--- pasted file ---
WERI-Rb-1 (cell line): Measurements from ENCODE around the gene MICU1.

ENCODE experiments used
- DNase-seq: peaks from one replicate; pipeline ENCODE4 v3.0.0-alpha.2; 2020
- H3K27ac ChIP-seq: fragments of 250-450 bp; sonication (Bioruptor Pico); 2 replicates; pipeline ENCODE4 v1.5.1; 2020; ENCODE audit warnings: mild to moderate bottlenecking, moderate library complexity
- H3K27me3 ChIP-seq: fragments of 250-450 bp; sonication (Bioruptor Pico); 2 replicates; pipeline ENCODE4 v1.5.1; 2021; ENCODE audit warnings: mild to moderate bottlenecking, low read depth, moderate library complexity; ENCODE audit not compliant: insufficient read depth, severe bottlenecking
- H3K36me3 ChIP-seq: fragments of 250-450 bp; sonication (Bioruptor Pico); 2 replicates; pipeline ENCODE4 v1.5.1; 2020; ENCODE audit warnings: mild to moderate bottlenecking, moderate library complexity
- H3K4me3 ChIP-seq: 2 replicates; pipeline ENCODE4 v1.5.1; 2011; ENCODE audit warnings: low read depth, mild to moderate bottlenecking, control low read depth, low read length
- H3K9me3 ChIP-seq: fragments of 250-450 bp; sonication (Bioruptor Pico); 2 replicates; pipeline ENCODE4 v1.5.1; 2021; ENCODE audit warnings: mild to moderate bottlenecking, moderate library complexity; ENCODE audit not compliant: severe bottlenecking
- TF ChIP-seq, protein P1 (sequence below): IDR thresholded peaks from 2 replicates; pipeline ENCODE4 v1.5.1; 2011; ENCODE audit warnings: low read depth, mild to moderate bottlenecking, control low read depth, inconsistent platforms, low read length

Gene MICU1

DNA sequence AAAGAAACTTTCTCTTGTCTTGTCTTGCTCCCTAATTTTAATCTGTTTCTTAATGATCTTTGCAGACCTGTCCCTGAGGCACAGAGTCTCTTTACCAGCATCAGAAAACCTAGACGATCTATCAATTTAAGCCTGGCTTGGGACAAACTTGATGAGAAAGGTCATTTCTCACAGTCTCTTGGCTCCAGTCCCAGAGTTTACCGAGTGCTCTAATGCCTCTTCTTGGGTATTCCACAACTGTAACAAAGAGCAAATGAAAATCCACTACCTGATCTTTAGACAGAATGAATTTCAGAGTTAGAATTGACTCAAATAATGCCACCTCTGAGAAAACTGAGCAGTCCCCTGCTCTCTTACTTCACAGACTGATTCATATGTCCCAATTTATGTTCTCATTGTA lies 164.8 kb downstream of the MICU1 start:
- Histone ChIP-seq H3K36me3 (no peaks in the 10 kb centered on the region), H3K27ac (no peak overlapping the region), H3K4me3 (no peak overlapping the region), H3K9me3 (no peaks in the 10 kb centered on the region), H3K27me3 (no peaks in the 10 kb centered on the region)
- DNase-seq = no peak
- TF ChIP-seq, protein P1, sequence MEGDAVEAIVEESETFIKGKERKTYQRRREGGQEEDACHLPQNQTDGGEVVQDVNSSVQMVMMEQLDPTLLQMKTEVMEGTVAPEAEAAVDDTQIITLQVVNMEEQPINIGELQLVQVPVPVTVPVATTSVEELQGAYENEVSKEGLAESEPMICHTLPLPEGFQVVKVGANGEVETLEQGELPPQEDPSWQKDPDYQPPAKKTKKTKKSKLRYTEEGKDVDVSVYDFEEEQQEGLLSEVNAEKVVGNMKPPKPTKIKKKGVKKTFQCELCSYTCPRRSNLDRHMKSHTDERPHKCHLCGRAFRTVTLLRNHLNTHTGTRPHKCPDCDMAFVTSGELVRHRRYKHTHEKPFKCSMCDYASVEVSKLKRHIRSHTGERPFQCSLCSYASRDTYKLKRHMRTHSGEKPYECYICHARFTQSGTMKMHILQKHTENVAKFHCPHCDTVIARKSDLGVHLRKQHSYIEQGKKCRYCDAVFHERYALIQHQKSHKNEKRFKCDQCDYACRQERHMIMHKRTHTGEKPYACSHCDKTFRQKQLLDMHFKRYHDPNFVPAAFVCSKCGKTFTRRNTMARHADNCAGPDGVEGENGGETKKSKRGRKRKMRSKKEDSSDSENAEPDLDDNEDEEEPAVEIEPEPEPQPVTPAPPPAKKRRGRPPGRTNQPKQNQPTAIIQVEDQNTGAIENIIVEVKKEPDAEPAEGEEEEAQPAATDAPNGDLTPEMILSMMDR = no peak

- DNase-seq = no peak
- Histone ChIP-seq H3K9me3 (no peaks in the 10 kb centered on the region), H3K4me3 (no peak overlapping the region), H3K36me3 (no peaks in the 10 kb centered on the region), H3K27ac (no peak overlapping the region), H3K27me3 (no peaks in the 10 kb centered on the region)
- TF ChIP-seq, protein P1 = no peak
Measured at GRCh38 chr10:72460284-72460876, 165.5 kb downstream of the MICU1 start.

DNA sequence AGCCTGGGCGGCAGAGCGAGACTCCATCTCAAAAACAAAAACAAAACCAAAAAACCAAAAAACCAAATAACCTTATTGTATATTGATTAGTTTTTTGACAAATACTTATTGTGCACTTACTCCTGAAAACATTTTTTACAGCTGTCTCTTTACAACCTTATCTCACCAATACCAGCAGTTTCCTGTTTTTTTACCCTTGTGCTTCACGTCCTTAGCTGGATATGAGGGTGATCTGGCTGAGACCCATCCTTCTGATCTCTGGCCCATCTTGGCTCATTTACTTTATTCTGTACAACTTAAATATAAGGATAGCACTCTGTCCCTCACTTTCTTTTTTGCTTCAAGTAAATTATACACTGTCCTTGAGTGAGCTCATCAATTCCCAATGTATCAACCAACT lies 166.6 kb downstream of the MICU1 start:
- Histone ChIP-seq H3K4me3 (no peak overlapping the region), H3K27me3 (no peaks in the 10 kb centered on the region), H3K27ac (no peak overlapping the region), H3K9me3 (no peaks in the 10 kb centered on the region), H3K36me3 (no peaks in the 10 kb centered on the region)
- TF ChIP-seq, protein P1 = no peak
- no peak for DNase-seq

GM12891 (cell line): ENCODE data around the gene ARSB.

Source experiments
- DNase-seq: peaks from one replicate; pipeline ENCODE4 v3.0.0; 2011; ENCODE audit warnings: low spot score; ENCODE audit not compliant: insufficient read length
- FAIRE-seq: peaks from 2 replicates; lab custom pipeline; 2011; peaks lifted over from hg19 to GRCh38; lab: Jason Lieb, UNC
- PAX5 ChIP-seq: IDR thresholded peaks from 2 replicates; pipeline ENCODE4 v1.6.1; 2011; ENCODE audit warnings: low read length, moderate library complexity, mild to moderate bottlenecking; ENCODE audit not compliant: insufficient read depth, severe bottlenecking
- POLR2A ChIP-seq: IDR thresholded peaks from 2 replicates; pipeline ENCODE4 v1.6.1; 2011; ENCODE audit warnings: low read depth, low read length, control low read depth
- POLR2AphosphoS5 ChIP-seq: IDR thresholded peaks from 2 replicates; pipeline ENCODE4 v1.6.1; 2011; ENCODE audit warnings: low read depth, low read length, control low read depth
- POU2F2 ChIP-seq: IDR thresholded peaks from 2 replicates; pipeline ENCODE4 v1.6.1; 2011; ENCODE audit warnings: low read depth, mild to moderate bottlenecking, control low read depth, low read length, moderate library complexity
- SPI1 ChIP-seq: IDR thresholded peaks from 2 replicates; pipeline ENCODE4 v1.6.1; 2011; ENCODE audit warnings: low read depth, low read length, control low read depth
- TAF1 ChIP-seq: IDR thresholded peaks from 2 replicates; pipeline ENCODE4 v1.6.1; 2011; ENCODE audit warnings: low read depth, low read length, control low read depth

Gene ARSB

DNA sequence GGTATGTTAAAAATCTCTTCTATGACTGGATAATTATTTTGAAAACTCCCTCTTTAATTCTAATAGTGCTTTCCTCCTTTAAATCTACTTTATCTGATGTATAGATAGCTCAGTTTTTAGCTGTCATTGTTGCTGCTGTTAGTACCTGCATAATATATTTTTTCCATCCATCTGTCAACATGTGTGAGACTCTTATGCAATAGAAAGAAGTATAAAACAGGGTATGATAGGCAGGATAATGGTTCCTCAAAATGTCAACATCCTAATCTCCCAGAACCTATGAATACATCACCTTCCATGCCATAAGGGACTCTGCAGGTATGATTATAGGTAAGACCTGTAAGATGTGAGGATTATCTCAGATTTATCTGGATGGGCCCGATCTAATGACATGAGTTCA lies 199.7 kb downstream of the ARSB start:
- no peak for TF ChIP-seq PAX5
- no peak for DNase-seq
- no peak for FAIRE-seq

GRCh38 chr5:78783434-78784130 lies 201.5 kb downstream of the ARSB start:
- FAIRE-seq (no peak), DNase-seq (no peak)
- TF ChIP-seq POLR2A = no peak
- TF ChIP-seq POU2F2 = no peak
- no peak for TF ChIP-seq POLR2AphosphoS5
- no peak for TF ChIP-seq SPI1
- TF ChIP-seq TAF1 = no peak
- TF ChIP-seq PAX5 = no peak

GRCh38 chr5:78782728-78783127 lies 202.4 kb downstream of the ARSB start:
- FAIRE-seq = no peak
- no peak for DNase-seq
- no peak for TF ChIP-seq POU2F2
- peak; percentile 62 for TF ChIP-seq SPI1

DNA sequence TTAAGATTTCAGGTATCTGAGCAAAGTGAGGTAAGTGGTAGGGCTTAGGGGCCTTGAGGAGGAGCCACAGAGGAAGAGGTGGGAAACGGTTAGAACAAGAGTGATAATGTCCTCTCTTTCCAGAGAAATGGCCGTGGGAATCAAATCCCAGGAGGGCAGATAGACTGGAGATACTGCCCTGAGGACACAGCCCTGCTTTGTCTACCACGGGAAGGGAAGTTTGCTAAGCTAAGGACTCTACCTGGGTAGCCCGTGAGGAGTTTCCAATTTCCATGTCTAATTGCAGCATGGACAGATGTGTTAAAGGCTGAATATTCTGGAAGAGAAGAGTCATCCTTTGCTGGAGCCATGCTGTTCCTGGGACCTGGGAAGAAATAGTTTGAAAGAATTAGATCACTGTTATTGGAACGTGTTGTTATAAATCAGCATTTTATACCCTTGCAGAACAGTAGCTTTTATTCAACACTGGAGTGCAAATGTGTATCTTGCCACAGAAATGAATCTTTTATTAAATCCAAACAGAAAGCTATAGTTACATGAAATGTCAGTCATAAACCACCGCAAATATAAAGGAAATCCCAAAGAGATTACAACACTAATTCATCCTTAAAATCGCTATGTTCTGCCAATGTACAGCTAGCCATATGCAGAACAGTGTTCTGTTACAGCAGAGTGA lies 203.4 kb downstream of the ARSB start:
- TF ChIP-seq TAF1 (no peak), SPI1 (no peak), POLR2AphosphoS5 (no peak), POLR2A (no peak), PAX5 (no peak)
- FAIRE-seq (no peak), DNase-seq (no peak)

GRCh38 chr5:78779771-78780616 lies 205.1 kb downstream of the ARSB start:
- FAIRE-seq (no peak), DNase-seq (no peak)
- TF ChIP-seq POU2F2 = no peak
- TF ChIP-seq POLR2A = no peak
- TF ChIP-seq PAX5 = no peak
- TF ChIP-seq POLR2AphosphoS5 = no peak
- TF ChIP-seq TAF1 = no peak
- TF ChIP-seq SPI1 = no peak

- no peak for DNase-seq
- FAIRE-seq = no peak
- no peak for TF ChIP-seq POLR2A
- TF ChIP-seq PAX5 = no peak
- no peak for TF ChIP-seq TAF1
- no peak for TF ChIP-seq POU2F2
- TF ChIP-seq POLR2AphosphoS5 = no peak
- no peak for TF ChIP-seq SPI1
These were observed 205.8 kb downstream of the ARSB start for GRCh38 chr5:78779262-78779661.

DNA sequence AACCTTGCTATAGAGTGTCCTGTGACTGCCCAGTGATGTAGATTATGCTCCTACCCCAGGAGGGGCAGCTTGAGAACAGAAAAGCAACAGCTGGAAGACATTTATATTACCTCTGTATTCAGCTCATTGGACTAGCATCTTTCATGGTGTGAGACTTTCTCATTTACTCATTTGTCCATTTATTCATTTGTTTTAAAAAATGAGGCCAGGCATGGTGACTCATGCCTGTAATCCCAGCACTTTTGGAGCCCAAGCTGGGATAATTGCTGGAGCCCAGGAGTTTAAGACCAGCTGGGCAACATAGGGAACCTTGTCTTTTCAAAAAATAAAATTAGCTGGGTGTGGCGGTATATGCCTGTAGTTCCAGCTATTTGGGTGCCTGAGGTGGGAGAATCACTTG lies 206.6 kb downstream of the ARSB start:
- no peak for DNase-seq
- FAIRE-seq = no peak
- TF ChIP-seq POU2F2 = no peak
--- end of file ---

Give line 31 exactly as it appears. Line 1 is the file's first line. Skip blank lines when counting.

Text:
- SPI1 ChIP-seq: IDR thresholded peaks from 2 replicates; pipeline ENCODE4 v1.6.1; 2011; ENCODE audit warnings: low read depth, low read length, control low read depth